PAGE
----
Davis T. Joseph, a senior from Bloomington, Indiana, majors in informatics in the Luddy School of Informatics, Computing and Engineering. He has been a Shoemaker Scholar for three semesters.
Crimson Catalyst: What is the biggest impact Shoemaker Scholars have?
Davis T. Joseph: The Shoemaker Scholars exist and are driven to foster creativity within students and empower them in these endeavors regardless of what school they are involved with. It is a cross-campus student group dedicated to innovation and intersecting multiple disciplines. The biggest impact Shoemaker Scholars have is one that’s invisible — not because its impact can’t be seen, but because the group acts as infrastructure. Our members connect students to other students, student groups, resources and ideas like a search engine that is reactive and reliant on the group’s collective expertise to be an end-to-end solution for cross-campus innovation. We highlight and support creators so that they can learn deeply and inspire the next class of IU students to maximize their time at school.
CC: How did you learn about the Shoemakers Scholars program?
DTJ: I was fortunate to attend many of professor Brown’s talks and meet previous Shoemaker Scholars as a freshman and a sophomore. Through connecting with them and talking with them, I learned about the purpose and mission of the Shoemaker Scholars and then had the chance to join them.
CC: What do you enjoy most about being a Shoemaker Scholar?
DTJ: It is the most diverse group of individuals I’ve had the pleasure of being in and working with, and with our collective experience, we get things done — and done well. It’s fulfilling, honest work.
CC: What is a common misconception students have about entrepreneurship and innovation?
DTJ: People think that entrepreneurship and innovation exist only for students of certain disciplines, usually those involved with tech and/or business. But I say innovation is about making life better, and that is evident in history in multiple forms. We like to refer to entrepreneurship and innovation under the umbrella term “creatorship” because it is not conventionally field specific.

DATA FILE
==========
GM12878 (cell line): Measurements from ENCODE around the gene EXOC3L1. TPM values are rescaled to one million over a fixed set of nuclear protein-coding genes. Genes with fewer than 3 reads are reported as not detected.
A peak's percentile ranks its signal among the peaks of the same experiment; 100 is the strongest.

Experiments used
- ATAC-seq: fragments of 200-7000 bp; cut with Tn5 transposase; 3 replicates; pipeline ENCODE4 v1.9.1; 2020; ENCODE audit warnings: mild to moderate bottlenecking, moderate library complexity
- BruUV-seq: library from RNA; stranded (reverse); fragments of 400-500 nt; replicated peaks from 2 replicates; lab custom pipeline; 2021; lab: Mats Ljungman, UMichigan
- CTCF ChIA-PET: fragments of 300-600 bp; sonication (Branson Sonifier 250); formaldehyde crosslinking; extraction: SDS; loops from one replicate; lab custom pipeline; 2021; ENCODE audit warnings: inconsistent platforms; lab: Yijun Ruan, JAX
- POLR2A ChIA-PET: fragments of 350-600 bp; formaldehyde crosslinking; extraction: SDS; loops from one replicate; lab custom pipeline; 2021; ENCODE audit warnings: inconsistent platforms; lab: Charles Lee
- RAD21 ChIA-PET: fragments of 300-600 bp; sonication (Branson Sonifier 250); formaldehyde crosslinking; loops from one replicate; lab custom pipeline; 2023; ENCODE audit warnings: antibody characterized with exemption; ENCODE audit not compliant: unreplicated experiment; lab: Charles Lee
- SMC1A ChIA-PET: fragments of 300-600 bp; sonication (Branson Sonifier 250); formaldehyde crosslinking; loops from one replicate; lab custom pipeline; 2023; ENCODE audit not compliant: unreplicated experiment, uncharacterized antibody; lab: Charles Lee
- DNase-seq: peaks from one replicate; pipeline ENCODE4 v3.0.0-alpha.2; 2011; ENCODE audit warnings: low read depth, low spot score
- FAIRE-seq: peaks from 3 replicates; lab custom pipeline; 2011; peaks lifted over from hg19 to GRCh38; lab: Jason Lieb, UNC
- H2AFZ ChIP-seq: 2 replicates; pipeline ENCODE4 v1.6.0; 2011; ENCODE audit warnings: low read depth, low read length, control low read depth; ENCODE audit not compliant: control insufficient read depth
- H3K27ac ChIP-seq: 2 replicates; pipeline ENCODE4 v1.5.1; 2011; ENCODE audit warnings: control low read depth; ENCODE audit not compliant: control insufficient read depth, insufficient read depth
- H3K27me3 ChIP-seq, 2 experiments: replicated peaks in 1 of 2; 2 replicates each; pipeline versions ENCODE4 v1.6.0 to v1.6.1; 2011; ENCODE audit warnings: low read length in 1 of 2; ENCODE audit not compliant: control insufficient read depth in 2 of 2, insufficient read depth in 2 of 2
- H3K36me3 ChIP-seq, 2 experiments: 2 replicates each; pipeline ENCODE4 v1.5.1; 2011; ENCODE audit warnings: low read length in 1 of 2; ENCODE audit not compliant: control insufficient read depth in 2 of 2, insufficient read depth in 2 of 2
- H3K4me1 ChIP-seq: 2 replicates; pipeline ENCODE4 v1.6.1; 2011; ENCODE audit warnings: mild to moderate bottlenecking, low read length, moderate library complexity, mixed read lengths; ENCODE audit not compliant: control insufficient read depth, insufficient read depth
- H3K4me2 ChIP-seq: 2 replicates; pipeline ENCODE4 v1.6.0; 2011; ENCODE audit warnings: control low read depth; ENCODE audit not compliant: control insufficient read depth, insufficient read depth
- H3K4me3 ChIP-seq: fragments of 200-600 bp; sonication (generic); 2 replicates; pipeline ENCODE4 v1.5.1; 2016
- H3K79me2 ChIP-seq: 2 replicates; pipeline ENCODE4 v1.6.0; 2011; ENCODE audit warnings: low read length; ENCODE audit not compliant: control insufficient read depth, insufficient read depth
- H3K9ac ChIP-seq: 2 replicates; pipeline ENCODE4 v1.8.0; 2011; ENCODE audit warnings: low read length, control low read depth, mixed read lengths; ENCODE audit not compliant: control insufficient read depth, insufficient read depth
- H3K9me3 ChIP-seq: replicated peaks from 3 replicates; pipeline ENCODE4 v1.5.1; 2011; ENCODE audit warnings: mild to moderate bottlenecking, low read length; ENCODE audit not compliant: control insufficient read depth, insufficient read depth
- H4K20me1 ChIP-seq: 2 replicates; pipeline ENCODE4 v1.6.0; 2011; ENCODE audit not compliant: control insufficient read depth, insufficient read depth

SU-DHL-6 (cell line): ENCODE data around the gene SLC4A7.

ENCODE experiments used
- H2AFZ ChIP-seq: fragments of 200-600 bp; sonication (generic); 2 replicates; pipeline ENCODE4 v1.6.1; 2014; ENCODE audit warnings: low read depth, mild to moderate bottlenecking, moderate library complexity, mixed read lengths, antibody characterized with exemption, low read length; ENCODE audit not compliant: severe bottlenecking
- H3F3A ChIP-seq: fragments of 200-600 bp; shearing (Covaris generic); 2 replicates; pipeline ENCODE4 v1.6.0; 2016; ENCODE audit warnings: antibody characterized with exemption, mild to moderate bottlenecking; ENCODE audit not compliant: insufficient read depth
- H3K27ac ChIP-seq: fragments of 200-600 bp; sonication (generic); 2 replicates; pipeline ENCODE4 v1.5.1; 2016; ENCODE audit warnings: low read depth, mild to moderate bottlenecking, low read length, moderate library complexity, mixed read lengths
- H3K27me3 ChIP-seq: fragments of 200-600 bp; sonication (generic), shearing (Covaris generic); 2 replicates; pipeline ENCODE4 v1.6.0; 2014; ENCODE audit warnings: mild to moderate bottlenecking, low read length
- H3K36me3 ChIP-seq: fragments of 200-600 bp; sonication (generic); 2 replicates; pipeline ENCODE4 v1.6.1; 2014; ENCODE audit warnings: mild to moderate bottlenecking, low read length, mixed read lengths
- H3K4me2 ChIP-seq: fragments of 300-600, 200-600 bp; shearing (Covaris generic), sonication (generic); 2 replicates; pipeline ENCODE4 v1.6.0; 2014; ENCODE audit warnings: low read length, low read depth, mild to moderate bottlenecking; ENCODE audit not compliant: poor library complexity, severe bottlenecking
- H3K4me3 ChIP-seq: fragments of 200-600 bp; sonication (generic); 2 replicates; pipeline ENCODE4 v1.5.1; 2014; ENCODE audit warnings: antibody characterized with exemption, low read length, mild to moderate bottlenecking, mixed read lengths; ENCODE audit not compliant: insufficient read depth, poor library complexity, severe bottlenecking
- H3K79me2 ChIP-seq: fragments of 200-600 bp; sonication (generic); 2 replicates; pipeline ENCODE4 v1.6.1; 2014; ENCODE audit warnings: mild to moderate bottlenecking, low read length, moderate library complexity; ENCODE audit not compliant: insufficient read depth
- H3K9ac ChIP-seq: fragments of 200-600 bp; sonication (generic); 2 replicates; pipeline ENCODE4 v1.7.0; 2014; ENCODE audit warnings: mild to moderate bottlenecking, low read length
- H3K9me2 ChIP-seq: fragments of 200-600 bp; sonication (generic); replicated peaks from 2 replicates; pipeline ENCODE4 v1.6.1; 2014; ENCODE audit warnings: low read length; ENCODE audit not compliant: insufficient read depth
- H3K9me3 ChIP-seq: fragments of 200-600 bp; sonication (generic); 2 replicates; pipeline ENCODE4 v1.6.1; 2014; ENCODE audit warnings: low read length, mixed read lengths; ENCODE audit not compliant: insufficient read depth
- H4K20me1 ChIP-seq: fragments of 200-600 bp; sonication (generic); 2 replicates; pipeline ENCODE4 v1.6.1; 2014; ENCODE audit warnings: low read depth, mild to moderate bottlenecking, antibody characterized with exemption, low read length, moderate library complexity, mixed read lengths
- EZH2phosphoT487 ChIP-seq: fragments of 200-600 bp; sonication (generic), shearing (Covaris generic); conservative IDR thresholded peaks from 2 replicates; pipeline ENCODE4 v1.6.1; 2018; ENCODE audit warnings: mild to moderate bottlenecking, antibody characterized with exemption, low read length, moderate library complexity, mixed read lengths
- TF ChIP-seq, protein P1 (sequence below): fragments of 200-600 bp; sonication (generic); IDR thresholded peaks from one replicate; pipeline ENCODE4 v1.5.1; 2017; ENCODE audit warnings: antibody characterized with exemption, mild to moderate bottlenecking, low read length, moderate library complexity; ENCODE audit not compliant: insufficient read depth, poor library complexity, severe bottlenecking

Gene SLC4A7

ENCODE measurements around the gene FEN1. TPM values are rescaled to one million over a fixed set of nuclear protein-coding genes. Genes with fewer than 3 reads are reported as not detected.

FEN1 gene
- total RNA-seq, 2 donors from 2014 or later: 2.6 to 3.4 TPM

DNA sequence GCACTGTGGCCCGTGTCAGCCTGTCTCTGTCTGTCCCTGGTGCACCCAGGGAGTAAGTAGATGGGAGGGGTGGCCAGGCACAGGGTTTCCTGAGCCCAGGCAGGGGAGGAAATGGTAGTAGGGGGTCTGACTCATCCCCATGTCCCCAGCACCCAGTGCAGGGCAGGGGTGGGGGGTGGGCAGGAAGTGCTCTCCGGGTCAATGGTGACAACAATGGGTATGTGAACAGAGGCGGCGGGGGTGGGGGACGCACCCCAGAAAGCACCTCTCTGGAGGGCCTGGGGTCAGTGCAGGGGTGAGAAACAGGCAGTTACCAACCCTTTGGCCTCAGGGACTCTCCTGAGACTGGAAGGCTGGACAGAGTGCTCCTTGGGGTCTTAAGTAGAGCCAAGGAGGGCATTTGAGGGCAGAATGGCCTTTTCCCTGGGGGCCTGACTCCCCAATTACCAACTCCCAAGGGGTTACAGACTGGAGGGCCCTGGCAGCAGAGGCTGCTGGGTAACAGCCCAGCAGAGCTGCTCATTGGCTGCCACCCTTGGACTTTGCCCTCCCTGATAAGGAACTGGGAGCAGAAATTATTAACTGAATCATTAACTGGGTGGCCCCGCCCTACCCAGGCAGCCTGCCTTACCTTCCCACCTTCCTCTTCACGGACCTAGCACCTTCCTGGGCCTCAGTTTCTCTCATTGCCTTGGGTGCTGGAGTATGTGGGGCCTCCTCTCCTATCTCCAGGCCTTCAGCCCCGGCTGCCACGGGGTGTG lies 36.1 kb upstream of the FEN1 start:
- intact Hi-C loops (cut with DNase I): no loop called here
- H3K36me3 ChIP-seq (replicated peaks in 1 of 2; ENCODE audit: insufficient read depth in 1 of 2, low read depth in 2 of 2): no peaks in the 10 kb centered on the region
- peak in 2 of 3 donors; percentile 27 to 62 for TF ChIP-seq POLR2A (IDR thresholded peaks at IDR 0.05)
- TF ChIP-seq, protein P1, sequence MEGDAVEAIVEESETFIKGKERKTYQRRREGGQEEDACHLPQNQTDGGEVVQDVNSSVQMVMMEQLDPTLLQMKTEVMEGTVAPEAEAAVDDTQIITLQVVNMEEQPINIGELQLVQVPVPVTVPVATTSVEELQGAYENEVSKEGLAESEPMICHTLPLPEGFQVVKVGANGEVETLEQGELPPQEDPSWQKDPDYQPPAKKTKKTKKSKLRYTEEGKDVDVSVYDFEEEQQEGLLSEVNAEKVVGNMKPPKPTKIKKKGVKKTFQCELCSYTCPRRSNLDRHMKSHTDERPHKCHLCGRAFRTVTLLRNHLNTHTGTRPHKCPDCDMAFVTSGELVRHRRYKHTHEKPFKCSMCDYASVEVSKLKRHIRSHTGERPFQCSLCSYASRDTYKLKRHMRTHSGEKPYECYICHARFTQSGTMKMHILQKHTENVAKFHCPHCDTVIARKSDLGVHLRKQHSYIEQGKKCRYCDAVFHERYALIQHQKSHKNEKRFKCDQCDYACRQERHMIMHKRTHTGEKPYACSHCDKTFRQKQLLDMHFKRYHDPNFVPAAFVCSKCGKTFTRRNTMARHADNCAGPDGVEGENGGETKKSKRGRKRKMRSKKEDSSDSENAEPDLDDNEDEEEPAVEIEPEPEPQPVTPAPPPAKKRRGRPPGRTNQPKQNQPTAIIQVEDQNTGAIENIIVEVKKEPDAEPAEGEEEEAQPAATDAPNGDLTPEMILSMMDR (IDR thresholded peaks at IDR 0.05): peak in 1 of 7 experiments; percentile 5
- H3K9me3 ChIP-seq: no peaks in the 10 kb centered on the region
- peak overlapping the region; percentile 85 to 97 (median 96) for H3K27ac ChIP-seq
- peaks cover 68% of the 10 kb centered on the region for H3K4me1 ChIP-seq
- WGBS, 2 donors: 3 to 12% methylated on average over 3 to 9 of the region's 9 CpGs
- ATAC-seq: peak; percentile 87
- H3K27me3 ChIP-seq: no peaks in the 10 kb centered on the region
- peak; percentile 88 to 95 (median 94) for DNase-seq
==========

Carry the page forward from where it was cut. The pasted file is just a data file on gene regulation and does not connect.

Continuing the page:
CC: How do you share insights with others, as an ambassador?
DTJ: I get to know people personally and talk to them. I listen to people I come across out of these little talks here and there. I get curious and love learning about new things like computing, cooking, ethics, singing and so on, and by meeting people with similar and different interests, I get people talking to each other, even with people they’ve never met before. It’s through those interactions that people unconsciously meander through that birth insight. Insights that I’ve gained and shared experiences I’ve lived or learned from are just talked about; it’s as simple as that.
CC: What are your own entrepreneurial endeavors?
DTJ: As of right now, I don’t have any endeavors that I can truly call my own, but I’ve worked for a startup, an open source development team, as a consultant for multiple nonprofits, and for Microsoft as a program management intern. I’m thinking about getting into podcasting, though! I’m thankful because I have had many mentors in my life, and hopefully I’ve acted as a mentor in other capacities than being a Shoemaker Scholar. To me, mentoring and my understanding of the world go beyond teaching and instructing. Mentors, such as Melinda Gates, live their lives supporting and uplifting people, creating moments of lift for all people. I believe everyone has the capacity to be a mentor and that we are asked to be for others around us.
This profile originally appeared on IU’s Crimson Catalyst blog.